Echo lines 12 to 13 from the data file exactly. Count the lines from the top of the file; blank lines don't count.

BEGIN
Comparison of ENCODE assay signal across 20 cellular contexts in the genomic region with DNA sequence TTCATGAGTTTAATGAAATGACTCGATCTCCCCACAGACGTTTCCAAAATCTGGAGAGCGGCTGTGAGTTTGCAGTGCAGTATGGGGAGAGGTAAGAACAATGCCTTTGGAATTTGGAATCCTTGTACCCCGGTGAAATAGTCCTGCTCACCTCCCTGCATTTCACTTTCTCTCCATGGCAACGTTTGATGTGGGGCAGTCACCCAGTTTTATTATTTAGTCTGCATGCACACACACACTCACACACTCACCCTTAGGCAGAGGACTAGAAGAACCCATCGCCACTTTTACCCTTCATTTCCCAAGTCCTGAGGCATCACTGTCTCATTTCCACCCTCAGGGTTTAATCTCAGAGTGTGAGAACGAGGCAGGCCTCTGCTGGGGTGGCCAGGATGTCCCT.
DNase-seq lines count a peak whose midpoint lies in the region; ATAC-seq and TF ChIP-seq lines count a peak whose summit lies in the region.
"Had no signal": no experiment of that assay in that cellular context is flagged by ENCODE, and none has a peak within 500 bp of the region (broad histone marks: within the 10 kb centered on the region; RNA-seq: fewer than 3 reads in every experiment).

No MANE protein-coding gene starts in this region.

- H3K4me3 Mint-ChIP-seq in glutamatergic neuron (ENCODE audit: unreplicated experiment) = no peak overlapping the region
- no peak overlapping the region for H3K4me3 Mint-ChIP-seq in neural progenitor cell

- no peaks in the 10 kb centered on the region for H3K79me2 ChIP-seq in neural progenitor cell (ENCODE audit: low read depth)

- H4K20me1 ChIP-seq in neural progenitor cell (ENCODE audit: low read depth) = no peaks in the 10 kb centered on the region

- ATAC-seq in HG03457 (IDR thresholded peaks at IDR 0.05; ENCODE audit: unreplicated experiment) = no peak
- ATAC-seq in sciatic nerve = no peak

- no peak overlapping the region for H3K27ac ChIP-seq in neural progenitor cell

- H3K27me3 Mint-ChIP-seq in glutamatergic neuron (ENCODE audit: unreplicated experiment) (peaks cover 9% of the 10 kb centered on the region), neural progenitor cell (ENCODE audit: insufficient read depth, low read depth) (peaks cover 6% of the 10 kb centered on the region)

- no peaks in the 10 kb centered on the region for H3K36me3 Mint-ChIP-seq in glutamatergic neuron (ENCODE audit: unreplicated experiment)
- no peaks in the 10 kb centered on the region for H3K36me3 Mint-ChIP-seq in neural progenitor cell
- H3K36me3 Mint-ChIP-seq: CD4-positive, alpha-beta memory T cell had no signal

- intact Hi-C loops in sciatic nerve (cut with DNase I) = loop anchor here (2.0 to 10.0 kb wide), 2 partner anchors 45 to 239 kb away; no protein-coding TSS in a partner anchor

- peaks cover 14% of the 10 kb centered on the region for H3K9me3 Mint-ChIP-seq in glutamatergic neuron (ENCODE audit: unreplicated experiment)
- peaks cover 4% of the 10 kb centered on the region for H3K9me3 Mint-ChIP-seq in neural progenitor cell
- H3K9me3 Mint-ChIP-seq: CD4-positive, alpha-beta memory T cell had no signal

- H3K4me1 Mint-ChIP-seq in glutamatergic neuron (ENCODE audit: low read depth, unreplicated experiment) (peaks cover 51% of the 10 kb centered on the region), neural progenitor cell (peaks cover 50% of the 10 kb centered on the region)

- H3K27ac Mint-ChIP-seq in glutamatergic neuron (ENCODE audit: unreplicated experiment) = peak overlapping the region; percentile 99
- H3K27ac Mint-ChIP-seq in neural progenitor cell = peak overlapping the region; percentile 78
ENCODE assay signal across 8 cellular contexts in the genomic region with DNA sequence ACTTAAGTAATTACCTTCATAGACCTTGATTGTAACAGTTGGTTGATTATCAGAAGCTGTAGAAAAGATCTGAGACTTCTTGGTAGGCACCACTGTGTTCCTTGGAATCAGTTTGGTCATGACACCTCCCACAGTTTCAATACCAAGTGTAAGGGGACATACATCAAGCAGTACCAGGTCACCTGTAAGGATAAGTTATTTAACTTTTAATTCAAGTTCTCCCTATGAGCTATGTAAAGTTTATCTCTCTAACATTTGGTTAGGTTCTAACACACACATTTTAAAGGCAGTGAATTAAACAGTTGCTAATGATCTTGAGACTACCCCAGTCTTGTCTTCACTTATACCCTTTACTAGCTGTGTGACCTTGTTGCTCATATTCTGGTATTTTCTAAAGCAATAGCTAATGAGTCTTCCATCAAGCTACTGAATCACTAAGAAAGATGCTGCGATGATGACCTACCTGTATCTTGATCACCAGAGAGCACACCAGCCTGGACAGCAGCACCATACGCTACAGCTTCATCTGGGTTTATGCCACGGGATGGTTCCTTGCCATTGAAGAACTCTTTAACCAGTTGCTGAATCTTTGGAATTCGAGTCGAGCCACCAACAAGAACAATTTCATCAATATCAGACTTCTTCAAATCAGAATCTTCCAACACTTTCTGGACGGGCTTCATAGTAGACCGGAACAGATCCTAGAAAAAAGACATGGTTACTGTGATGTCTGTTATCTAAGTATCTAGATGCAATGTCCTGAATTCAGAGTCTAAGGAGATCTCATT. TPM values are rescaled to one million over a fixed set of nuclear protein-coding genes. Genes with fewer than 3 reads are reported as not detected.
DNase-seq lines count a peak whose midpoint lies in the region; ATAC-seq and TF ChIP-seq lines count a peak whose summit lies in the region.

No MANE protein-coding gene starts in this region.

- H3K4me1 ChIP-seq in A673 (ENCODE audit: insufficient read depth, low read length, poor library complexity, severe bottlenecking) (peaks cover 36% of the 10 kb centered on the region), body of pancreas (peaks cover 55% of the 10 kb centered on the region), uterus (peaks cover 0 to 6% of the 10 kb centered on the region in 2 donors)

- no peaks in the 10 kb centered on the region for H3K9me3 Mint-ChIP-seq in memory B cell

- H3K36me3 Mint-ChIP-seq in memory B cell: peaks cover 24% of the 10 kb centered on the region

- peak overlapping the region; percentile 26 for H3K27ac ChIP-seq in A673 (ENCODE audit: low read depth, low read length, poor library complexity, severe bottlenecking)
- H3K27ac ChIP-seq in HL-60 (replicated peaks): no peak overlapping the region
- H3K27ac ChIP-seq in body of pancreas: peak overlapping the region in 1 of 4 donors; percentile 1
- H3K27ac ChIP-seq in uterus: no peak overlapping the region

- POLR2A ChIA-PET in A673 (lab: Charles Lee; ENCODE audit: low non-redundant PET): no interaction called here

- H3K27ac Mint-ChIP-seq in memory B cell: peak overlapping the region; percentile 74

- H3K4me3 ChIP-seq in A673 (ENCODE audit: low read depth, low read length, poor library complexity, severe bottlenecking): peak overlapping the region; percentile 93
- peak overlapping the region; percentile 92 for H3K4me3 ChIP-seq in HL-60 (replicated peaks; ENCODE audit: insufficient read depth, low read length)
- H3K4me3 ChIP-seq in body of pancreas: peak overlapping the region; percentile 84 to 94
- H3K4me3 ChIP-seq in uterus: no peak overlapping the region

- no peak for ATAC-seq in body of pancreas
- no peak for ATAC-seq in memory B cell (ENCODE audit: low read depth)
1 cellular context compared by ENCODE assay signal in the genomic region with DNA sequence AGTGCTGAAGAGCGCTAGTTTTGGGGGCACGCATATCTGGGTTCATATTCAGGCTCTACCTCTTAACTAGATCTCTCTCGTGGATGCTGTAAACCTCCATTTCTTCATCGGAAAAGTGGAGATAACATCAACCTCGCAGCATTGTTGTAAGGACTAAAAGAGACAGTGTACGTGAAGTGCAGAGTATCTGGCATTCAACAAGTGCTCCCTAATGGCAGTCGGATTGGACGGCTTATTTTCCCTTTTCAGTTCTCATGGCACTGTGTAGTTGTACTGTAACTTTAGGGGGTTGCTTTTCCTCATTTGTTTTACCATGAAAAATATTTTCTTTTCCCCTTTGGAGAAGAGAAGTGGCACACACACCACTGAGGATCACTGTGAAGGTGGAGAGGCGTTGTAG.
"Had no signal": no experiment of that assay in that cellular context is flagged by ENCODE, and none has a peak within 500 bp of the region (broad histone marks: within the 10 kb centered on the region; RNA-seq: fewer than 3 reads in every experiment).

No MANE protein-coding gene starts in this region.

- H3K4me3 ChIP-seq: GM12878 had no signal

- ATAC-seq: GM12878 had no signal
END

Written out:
- H3K27me3 Mint-ChIP-seq in glutamatergic neuron (ENCODE audit: unreplicated experiment) (peaks cover 9% of the 10 kb centered on the region), neural progenitor cell (ENCODE audit: insufficient read depth, low read depth) (peaks cover 6% of the 10 kb centered on the region)

- no peaks in the 10 kb centered on the region for H3K36me3 Mint-ChIP-seq in glutamatergic neuron (ENCODE audit: unreplicated experiment)